On Thu May 26 2005 19:27, Paul Jakma wrote:
I think by looking at what MUAs do, one could define that context.
Depending on what you look at, you may get a different impression
(a corollary to "if the only tool that you have is a hammer, everything
looks like a nail").
The fact that already several MUAs (popular ones at that,
thunderbird, apple mail, and mutt) /do/ do see fit to provide a "list
I see nothing resembling that in Thunderbird.
And it /does/ for mutt.
Only if everybody uses that specific UA with its non-standard quirks.
Not very realistic.
"list context reply" should /not/ consider Reply-To, for if it did,
that would imply it should also consider "From", which obviously isnt
I don't see how you're making the leap to that conclusion; From and
Reply-To fields have very different semantics -- they are not directly
However, see above, I do not (at the moment) think it would be right
to consider From/Reply-To in a "list reply" context.
I see that you said so, but you offered no rationale.
Hence, Reply-To can /not/ be used.
You're going to have to justify that claim.
For reasons you gave previously
(what exactly does it indicate?
It indicates exactly what RFC 2822 says it indicates, as previously quoted.
I suspect though I would fail if I instead set out to persuade
everyone to switch to Pine.
As long as standard mechanisms are used, and implementations comply with
those standard mechanisms, it doesn't matter which standards-conforming
implementation is used.
I'd first have to see a definition of that "list context" that is
somehow distinctive from any other "context" and which makes some
sort of sense given the fact that -- no matter what -- a respondent
is going to have to decide where he wants to send responses.
Or rather than "where", in what /context/ they wish to respond.
Choosing the /context/ is easy for an user.
Those contexts are, in every MUA I know of, 'personal', 'all' and, in
several of the more popular MUAs, 'list':
Typically (it seems to me):
To: (Reply-To) ? Reply-To : From
No, you're conflating separate things; use of Reply-To means "where the author
suggested" whereas use of From means "directly to the author(s)".
My concern is solely with the 'list' case. I would propose it be (and
apologies again for not yet being familiar with the /correct/
language for expressing these things):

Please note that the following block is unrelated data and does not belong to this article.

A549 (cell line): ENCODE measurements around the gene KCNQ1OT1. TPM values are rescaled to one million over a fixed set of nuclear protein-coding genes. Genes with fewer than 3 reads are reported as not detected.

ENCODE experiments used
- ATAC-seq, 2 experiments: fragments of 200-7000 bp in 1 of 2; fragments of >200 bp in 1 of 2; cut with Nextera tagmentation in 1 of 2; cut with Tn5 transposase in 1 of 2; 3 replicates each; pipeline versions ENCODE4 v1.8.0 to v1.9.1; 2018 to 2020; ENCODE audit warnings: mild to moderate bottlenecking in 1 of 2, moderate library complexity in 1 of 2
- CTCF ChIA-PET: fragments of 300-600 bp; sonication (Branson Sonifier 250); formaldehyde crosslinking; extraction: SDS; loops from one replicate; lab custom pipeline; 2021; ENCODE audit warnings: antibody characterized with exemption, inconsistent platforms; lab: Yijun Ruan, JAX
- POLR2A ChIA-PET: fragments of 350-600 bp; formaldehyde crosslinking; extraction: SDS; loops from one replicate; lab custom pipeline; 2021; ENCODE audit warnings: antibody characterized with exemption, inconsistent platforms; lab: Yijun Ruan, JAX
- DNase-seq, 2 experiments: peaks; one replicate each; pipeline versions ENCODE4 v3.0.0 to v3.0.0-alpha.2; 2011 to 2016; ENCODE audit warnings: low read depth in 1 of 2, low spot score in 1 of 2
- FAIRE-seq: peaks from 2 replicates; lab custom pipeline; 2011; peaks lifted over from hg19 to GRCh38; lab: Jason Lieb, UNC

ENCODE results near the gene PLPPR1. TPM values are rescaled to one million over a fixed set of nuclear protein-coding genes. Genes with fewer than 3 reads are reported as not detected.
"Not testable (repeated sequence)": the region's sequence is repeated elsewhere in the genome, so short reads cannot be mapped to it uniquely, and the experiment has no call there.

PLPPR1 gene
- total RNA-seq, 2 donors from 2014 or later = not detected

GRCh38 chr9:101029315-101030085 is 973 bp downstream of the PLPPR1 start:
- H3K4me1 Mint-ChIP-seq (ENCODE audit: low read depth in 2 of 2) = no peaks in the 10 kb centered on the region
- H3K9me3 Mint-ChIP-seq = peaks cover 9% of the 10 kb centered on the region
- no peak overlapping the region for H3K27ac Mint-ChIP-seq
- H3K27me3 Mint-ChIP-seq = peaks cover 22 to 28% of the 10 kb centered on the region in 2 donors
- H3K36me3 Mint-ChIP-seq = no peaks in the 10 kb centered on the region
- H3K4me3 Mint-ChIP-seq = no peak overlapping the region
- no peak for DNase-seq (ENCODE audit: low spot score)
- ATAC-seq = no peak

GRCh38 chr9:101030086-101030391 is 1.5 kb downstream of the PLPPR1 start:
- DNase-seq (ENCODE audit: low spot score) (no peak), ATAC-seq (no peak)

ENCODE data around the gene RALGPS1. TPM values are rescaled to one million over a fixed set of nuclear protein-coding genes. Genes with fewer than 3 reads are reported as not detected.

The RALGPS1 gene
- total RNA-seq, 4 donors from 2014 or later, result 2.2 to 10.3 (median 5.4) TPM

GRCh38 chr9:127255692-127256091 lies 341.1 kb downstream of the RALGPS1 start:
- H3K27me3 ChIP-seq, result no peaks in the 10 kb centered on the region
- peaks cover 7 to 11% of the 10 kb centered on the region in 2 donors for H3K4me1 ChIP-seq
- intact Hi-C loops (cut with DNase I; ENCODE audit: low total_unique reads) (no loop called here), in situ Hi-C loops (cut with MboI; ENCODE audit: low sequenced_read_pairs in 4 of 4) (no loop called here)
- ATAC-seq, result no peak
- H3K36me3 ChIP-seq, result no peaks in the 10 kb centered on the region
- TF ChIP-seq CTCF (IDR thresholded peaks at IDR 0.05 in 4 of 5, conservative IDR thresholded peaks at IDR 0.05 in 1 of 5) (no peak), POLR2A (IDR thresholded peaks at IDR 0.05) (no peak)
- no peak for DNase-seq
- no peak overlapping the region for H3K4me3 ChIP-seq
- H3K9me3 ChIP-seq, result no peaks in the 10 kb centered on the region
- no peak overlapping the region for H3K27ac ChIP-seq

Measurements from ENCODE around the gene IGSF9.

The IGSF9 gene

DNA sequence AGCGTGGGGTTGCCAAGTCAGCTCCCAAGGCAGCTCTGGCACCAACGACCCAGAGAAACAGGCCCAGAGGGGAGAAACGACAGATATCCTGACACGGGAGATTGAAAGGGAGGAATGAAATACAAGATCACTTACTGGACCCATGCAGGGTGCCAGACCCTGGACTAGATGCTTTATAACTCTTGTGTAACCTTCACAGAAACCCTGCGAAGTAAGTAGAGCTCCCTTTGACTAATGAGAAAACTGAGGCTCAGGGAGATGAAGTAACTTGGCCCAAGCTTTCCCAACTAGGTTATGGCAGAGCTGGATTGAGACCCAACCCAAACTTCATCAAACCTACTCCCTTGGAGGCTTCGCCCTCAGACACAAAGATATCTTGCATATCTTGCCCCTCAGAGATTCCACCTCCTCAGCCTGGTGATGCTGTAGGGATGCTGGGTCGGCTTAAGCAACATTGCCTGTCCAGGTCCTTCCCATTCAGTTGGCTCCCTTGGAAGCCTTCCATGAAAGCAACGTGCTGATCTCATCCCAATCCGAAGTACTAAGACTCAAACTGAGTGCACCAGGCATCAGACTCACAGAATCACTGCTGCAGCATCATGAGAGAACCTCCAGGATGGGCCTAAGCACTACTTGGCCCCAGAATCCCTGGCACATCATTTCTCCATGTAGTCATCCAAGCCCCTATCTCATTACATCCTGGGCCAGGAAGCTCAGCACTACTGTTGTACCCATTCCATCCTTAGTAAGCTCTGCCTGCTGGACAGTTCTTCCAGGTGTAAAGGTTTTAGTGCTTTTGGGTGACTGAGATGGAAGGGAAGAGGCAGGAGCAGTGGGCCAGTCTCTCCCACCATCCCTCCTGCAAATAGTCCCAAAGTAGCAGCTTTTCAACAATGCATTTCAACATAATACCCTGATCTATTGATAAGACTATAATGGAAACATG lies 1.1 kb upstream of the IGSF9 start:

1. RFC 2369 fields are not mandatory; many lists do not use them
2. Sometimes one list's expansion feeds another list, and one may
then have multiple sets of List-fields; one cannot in general tell
which list is included in another. Sending to all directly will
result in duplicates in the included list. Picking only the included
list (by guessing) won't copy the subscribers of the other list who
are not also subscribed to the included list.
The more serious problem is that mail doesn't have any notion of "context"
(other than the optional RFC 3458 field, which is unrelated to your concept);
it has only "recipients". Your list of proposed "contexts" ignores the
type of real considerations that apply to selecting recipients:
o the author(s)
o the sender
o the reverse (delivery notification) path
o where the author suggested
o other recipients of the original, as indicated by the author(s) [N.B.
there is no guarantee that they in fact were recipients]
For example, sending a "vacation"-like response is independent of any
of the items you listed as "context"; such responses need to go to the
delivery notification path (see RFC 3834).
As another, not uncommon, example, consider a message posted to a mailing
list with a request by the author to send off-list (only) responses, to
be summarized by the author. The author could easily indicate that with
Reply-To, and every response that is directed "where the author suggested"
will comply with that. For such a mailing list message, your "list context"
would send a doubly wrong response -- it wouldn't go directly to the author
(as requested) and would go to the entire list (contrary to the request).